Re: Attempted summary and thoughts
Russ Allbery <email@example.com> writes:
> If no one has time to work on a package, orphaning the package
> doesn't make it better.
In that case, orphaning the package doesn't make it better.
I think Nathaniel was describing the case where people *do* have the
time, and indeed are proposing fixes to bugs, but those fixes are not
addressed by the current package maintainer.
> If that person has showed up and is being blocked from helping for
> some reason, *then* we can talk.
I think that's what the proposal is suggesting. Do you think the
metric used is bad, or is there some other flaw?
> A lot of the bugs tagged patch really just need to have the patch tag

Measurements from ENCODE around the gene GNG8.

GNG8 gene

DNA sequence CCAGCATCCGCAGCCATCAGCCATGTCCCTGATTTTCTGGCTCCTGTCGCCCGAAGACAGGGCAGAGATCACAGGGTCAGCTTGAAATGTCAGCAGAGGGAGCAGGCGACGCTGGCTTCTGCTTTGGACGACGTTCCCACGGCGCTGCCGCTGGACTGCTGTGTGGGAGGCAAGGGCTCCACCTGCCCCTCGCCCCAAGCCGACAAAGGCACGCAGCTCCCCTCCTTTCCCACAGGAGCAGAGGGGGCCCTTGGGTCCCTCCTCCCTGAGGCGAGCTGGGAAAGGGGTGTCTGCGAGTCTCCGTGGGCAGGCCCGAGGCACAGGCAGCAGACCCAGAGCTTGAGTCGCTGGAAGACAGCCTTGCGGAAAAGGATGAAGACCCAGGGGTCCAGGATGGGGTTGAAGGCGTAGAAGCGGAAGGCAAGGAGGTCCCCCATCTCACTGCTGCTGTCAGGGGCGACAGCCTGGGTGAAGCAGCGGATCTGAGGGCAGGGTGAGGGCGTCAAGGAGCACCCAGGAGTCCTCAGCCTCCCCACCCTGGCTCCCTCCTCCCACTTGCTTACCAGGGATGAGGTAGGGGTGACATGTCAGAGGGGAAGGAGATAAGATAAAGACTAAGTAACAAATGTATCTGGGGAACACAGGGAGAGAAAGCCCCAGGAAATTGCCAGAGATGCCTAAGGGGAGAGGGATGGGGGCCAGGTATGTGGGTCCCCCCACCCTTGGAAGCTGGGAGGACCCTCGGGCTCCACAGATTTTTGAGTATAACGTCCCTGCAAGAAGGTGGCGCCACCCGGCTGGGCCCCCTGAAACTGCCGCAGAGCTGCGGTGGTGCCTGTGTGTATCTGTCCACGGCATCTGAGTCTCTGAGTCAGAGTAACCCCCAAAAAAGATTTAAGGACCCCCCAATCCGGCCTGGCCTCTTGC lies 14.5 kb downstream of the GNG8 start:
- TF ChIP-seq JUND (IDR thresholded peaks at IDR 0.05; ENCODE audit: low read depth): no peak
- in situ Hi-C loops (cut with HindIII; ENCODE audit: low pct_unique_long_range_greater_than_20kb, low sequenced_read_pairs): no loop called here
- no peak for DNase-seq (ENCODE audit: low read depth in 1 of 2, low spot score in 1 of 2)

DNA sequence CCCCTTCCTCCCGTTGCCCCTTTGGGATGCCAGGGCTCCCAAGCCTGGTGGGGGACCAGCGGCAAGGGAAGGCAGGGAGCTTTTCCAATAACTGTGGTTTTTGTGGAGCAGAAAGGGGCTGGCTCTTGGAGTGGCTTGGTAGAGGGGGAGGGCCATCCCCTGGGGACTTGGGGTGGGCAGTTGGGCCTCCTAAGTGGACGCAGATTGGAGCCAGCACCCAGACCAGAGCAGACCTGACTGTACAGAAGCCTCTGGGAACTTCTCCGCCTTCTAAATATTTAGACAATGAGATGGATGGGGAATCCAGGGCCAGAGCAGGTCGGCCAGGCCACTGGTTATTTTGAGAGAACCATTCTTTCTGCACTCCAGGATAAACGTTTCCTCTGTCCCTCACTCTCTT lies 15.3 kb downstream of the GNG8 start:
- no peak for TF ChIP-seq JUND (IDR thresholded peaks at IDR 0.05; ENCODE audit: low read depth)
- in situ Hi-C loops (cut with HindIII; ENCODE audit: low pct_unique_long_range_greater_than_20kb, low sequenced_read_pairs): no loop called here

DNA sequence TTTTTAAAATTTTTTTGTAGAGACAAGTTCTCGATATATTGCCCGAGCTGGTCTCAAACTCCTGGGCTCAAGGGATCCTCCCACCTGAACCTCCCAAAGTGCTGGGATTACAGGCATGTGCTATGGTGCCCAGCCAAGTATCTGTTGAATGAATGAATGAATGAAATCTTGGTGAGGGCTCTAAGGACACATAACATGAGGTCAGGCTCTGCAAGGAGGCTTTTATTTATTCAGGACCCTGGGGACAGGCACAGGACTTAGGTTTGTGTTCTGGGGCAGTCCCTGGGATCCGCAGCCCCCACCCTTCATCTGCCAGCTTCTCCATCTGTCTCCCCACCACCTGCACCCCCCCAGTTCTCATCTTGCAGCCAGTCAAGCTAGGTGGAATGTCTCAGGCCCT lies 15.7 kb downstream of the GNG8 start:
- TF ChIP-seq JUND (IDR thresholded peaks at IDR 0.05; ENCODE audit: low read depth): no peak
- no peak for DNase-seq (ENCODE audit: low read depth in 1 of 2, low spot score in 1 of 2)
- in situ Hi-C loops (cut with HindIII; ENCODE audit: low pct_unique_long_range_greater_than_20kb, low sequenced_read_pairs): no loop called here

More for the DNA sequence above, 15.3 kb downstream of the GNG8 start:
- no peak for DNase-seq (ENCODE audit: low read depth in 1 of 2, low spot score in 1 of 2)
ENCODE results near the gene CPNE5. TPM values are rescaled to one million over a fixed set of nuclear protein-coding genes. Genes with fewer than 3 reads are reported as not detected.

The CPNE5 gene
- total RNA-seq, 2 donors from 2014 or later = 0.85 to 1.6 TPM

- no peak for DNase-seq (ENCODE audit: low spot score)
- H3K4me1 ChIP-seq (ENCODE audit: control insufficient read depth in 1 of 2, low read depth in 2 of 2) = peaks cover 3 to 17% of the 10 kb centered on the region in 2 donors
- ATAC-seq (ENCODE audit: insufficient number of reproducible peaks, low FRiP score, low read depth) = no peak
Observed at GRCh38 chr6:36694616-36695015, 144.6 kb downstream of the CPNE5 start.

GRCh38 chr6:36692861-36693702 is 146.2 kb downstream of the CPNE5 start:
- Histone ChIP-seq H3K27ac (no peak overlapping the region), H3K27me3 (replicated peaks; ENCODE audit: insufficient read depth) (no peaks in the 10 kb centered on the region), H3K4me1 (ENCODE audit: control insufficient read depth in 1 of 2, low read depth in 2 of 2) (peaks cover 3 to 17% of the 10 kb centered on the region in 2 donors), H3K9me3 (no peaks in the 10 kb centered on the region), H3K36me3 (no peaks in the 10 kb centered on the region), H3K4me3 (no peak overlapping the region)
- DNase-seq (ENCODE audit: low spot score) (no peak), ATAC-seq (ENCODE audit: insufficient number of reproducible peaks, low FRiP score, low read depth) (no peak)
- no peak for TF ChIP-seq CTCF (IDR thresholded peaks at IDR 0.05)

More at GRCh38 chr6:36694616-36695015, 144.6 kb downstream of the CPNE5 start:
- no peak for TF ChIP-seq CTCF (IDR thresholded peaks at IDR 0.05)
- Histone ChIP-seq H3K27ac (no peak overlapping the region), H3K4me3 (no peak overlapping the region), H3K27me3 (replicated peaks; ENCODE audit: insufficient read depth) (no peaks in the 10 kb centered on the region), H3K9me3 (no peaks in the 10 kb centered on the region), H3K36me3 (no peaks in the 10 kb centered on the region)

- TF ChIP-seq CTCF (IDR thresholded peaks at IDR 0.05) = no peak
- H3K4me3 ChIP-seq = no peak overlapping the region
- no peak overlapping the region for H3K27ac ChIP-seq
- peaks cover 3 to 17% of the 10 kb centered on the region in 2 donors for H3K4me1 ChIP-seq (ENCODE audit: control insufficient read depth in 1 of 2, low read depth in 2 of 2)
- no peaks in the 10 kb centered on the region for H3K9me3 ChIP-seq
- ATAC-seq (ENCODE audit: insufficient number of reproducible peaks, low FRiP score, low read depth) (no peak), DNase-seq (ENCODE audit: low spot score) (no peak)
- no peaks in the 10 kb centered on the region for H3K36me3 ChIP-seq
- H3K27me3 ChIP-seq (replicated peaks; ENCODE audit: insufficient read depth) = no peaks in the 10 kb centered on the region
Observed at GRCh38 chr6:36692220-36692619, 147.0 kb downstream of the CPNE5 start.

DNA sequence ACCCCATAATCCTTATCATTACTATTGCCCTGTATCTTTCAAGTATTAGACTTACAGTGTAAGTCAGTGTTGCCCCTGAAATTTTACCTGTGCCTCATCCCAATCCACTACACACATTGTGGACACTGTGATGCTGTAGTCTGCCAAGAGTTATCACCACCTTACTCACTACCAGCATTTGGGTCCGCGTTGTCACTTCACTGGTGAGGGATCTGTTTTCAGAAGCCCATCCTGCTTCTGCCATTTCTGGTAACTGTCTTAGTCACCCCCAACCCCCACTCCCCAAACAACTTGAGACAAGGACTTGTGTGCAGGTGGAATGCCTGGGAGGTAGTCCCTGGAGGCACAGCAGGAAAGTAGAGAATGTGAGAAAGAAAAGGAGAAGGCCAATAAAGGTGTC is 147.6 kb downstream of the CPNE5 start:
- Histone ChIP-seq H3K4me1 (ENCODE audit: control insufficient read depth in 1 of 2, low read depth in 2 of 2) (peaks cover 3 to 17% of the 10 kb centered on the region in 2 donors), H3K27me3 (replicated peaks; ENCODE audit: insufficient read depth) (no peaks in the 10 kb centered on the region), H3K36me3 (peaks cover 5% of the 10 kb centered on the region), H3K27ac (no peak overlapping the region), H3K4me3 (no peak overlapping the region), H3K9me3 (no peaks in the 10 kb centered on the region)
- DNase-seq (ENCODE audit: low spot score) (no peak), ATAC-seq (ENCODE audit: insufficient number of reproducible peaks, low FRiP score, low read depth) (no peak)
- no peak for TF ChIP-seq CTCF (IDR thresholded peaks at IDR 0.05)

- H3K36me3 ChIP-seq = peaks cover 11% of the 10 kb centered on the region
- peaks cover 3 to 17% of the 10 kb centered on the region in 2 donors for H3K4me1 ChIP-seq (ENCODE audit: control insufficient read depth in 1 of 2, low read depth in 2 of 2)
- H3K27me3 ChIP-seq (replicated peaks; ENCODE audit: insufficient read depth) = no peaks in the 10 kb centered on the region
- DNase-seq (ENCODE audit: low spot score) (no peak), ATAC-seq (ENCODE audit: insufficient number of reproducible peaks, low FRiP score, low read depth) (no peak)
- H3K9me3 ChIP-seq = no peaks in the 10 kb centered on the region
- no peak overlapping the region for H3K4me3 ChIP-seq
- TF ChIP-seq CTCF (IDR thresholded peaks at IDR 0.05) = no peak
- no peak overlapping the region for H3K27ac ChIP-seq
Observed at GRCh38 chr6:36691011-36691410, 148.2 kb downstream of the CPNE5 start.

> removed. The presence of a proposed patch in the bug doesn't mean that
> the bug should have the patch tag.
I presume you're referring to the definition of the 'patch' tag:
A patch or some other easy procedure for fixing the bug is
included in the bug logs. If there's a patch, but it doesn't
resolve the bug adequately or causes some other problems, this tag
should not be used.
Are you implying that the bug reports tagged 'patch' that you're
talking about -- lots of them -- "don't resolve the bug adequately or
cause some other problem"?
If so, what action do you think should be taken in the case where
those bug reports are not addressed by the package maintainer?
\ "If you're a cowboy and you're dragging a guy behind your |
`\ horse, I bet it would really make you mad if you looked back |
_o__) and the guy was reading a magazine." -- Jack Handey |